An “agency” is defined fairly clearly by Section 119.011(2), Florida Statutes. Essentially it is any unit of state or local government and any public or private entity, i.e., person, partnership, corporation, etc., acting on behalf of any public agency. Some of the entities included within this definition are pretty obvious, but whether an entity is acting on behalf of the a public agency can be a bit tricky at times.
Entities with more public roles, such as Advisory boards and committees to public agencies, are included in this “agency” category. More private entities, such as non-appointed or non-elected individuals and corporations, present a more of a dilemma when trying to determine whether they have to abide by the public records requirements. The Florida Supreme Court has provided a set of nine factors to help with determining when a private entity is acting on behalf of a public agency. They are as follows:
- the level of public funding;
- commingling of funds;
- whether the activity was conducted on publicly owned property;
- whether services contracted for are an integral part of the public agency’s chosen decision-making process;
- whether the private entity is performing a governmental function or a function which the public agency otherwise would perform;
- the extent of the public agency’s involvement with, regulation of, or control over the private entity;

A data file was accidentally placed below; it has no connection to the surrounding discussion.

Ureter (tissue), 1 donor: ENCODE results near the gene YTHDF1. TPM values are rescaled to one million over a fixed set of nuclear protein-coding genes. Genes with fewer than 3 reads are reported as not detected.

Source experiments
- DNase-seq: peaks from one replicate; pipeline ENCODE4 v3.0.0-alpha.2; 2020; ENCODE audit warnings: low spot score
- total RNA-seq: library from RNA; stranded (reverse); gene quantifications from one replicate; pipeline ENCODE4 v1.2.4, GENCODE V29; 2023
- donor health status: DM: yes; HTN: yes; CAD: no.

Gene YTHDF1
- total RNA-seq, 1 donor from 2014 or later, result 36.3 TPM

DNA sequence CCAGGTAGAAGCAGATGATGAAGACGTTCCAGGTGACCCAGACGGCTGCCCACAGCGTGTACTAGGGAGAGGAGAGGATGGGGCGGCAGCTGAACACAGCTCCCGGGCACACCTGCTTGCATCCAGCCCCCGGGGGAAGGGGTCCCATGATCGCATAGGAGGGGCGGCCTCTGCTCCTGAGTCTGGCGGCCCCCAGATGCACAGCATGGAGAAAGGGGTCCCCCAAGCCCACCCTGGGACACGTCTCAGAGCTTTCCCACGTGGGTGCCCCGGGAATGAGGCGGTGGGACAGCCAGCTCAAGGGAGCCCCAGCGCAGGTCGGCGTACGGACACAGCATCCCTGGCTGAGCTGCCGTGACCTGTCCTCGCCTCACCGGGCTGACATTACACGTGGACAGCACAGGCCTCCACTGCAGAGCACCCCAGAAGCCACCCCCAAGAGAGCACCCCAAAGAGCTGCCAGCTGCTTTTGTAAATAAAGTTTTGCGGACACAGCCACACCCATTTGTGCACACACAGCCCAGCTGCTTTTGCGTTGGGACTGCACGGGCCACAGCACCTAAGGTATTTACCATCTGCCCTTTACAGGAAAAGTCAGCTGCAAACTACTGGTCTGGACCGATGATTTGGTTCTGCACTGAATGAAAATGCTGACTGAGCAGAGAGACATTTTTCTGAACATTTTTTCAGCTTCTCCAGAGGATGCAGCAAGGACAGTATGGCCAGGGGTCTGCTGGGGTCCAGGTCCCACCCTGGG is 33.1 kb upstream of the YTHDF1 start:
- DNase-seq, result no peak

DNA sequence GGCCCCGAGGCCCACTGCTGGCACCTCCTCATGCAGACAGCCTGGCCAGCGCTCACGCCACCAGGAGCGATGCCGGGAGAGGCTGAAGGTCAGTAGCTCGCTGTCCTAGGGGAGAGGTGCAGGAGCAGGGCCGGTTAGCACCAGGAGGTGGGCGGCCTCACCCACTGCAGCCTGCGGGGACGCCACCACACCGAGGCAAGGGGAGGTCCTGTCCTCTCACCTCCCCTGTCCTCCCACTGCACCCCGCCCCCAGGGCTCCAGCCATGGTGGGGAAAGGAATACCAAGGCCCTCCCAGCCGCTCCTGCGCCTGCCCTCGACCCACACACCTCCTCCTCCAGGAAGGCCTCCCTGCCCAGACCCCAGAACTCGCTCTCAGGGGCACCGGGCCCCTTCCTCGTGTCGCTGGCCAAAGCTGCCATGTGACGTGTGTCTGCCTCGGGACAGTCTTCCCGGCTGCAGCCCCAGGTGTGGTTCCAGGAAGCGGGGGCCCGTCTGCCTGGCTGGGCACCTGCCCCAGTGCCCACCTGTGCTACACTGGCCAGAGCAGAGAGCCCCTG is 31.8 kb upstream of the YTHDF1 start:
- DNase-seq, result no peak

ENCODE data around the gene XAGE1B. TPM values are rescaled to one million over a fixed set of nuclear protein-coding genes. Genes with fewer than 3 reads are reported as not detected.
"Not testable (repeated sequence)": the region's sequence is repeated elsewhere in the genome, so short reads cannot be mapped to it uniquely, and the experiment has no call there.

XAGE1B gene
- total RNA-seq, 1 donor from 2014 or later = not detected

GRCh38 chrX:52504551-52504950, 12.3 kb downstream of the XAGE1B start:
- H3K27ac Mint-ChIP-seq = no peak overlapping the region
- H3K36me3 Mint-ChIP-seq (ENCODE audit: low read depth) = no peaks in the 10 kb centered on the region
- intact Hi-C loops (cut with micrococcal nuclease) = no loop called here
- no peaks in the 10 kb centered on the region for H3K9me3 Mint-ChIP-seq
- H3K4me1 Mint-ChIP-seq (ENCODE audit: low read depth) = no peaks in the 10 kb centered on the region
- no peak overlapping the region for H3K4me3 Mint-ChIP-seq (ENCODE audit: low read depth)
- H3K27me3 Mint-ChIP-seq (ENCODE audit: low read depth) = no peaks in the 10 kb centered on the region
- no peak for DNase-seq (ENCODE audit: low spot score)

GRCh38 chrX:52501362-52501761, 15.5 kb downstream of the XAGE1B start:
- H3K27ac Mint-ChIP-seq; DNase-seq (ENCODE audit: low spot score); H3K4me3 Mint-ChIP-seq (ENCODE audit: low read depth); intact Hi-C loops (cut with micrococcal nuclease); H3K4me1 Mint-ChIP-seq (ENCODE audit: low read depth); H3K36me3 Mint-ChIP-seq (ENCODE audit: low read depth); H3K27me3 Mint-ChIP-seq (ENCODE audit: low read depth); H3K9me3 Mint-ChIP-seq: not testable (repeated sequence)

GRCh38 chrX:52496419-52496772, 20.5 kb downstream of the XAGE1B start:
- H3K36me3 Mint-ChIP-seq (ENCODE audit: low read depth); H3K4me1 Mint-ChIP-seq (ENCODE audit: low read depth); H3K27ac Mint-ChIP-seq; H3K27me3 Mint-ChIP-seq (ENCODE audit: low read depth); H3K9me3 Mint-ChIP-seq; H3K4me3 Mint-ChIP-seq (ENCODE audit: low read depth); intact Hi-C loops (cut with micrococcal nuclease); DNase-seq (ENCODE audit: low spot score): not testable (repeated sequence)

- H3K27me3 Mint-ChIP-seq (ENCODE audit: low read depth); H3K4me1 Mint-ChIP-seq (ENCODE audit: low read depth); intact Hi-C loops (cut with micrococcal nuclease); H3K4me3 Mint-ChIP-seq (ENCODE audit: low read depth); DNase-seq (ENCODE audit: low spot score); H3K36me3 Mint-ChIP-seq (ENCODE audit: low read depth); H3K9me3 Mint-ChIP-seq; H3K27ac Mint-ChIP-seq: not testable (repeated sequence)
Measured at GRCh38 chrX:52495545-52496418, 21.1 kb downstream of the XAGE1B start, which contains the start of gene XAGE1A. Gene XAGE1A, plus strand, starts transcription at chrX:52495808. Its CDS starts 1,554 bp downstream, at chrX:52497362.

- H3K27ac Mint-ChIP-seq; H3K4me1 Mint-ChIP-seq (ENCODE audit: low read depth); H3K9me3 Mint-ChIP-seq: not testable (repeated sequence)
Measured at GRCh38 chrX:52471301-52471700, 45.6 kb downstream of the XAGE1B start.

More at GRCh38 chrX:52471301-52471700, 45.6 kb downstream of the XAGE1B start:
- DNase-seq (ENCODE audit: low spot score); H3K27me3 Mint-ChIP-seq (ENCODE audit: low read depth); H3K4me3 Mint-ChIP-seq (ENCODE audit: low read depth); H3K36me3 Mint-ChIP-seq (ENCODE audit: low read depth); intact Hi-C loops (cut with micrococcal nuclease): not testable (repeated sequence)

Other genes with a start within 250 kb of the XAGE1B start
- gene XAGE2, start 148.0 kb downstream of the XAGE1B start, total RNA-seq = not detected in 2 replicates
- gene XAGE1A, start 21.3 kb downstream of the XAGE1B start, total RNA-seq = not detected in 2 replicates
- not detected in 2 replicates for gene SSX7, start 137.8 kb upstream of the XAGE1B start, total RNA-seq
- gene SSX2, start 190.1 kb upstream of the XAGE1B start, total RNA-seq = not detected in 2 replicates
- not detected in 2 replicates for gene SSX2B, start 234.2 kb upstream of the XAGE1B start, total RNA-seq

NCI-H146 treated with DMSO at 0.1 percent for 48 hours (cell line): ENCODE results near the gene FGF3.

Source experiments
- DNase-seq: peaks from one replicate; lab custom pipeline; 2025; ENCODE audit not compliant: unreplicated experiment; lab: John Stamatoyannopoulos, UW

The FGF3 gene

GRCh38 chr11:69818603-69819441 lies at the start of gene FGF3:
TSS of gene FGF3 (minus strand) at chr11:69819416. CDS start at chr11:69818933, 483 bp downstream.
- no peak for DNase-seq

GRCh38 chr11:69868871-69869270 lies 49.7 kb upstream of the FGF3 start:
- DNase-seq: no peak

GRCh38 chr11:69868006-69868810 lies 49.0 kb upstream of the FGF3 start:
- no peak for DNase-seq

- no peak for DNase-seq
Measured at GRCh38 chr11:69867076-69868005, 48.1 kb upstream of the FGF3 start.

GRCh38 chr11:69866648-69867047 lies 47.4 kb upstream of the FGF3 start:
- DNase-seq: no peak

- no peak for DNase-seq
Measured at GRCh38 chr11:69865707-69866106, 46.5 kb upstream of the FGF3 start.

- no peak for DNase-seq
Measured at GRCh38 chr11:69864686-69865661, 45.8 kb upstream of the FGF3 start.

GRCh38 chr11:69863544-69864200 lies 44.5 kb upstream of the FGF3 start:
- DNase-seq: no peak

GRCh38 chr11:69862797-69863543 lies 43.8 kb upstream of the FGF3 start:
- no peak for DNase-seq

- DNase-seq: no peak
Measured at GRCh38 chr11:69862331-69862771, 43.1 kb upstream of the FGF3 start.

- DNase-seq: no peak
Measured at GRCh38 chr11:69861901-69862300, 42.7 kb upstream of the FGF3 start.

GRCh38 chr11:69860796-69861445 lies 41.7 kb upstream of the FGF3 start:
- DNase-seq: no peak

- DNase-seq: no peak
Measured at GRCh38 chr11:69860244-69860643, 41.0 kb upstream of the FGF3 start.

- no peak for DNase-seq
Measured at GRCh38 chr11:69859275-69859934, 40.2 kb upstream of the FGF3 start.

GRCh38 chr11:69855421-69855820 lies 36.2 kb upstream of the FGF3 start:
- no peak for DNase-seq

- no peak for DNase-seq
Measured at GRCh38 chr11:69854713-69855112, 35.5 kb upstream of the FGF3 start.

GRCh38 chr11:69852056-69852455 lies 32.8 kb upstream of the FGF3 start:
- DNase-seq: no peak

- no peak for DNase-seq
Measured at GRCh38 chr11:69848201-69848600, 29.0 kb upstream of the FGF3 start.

- whether the private entity was created by the public agency;
- whether the public agency has a substantial financial interest in the private entity; and
- for who’s benefit the private entity is functioning.
News and Sun-Sentinel Company v. Schwab, Twitty & Hanser Architectural Group, Inc., 596 So. 2d 1029, 1031 (Fla. 1992).
This list of factors is quite a lot to consider, so what do you really want to look to, at least initially, to get a good idea of whether the entity is an “agency.” Well, look at any contracts (including leases) between the entity and the government and review the statutes, ordinances, by-laws, articles, or charters to help get a description of the purpose, goals, and tasks of the entity. It should be noted that simply providing services to the government and not in place of a government agency or public body in exchange for payment is likely, without more, not enough to be an “agency” for public records purposes. For example, an engineering company who is hired to act as the city’s engineer (or engineering company) and provide engineering services to the city is likely subject in some way to the Public Records Act, but simply being hired by a city to provide an engineering design for the city on a particular project is likely not enough.